The Ultimate Buyer’s Guide for Buying a Condo in Toronto
While home prices and the real estate market in the Greater Toronto Area (GTA) have been steadily increasing over the past few years, condo prices especially in Toronto, have been steadily increasing. Given the growth in Toronto’s real estate market, it is no surprise that 10%, 1 in 10 condos, built in Toronto during 2016 and 2017, are owned by non-Canadian residents.
While you may not have considered purchasing a condo, there are many advantages to condo living you can enjoy purchasing and living in a condo. These advantages range from saving money and ideally seeing a large return on your investment when the time comes to sell your condo, being able to live in a more desirable neighbourhood, proximity to public transportation, restaurants, and more. However, buying a condo and condo living might not be the right choice for everyone. It is important to consider the pros and cons and whether or not buying a condo is the right choice for you before you consider purchasing a condo.
Pros for Buying a Condo in Toronto and the Greater Toronto Area (GTA)
One advantage of condo living is that you can live in a more desirable neighbourhood with excellent restaurants and plenty of amenities in Toronto’s urban center that you will not find in neighbourhoods further away from Toronto’s urban center. The closer you are to downtown Toronto, the more you can take advantage of easy access to public transportation. This means that you might be able to survive or thrive without needing to own a car and you could save thousands of dollars on car insurance, gas, parking, etc. since you could very well be walking distance from public transportation, stores, restaurants, supermarkets, and more. This is a notable benefit given that there are reports of people paying over $40.000 CAD per year for access to a parking space in downtown Toronto. Also, car ownership can be expensive and headache inducing.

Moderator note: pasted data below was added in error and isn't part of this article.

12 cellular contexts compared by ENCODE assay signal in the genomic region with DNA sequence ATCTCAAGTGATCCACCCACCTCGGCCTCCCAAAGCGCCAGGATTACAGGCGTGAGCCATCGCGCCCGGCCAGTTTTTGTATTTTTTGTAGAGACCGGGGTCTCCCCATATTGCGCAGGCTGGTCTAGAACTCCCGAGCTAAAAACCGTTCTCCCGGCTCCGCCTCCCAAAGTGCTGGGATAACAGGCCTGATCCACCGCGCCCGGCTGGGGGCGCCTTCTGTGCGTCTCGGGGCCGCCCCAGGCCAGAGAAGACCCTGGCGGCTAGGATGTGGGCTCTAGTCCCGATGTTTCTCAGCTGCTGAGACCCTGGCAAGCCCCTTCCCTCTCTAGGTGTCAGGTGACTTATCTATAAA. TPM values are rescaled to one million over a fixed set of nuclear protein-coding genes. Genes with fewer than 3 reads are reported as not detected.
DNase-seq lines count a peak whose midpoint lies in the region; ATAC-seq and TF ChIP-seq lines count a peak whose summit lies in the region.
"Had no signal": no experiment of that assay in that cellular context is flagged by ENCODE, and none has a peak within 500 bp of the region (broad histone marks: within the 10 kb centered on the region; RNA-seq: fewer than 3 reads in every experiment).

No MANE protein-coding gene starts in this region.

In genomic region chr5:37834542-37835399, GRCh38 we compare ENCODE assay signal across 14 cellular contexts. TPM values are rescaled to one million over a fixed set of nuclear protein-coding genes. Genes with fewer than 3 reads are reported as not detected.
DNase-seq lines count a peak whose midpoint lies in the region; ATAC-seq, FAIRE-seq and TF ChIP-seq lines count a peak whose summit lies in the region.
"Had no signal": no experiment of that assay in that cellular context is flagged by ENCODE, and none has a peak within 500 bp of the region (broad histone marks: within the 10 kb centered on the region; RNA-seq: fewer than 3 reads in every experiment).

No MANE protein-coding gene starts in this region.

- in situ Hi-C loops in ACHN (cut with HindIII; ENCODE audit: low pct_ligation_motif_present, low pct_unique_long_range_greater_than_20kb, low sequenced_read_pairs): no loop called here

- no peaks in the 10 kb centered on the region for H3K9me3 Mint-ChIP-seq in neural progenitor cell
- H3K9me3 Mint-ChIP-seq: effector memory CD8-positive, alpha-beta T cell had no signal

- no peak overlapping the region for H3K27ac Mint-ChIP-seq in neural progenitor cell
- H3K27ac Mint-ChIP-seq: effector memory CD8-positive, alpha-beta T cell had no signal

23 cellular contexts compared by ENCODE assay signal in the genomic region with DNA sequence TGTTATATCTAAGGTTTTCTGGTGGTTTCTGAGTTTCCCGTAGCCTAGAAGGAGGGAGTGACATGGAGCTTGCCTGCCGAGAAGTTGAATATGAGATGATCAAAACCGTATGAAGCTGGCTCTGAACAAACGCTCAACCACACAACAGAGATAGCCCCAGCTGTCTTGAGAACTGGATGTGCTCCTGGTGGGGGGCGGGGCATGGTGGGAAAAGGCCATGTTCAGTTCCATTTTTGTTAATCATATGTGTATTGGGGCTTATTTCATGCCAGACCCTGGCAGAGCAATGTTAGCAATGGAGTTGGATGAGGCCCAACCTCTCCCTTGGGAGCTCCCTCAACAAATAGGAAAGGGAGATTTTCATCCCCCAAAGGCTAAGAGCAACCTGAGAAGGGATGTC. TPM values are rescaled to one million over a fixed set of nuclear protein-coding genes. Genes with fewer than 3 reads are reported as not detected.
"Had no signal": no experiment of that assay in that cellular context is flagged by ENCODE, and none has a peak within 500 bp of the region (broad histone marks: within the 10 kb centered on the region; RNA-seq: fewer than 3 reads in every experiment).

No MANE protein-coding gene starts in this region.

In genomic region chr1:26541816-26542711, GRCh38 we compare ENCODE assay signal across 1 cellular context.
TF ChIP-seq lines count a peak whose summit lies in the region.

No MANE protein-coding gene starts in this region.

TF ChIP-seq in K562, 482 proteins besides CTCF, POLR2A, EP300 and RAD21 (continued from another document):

Choosing condo life means you might have the opportunity to live in a more expensive neighbourhood in Toronto, where you might not otherwise be able to afford to buy a house. Given the high cost of rent in Toronto, it might be possible that a mortgage + condo fees might be the same price as rent or not much more than monthly rent for an apartment in a desirable neighbourhood. For some, condo ownership might be more economical than owning a house.
Living in a condo with amenities such as a pool, fitness center, party room, etc. means that you might be more social and will allow to more easily meet and interact with your neighbours as opposed to living in a detached house. Having these shared amenities provides you with the opportunity to meet more people. You might even be more active since you will have fewer excuses for skipping the gym if there is a gym in your building. Living in a condo also means that you might have access to some of the amenities you could enjoy renting an apartment along with some of the benefits that come with owning your own home.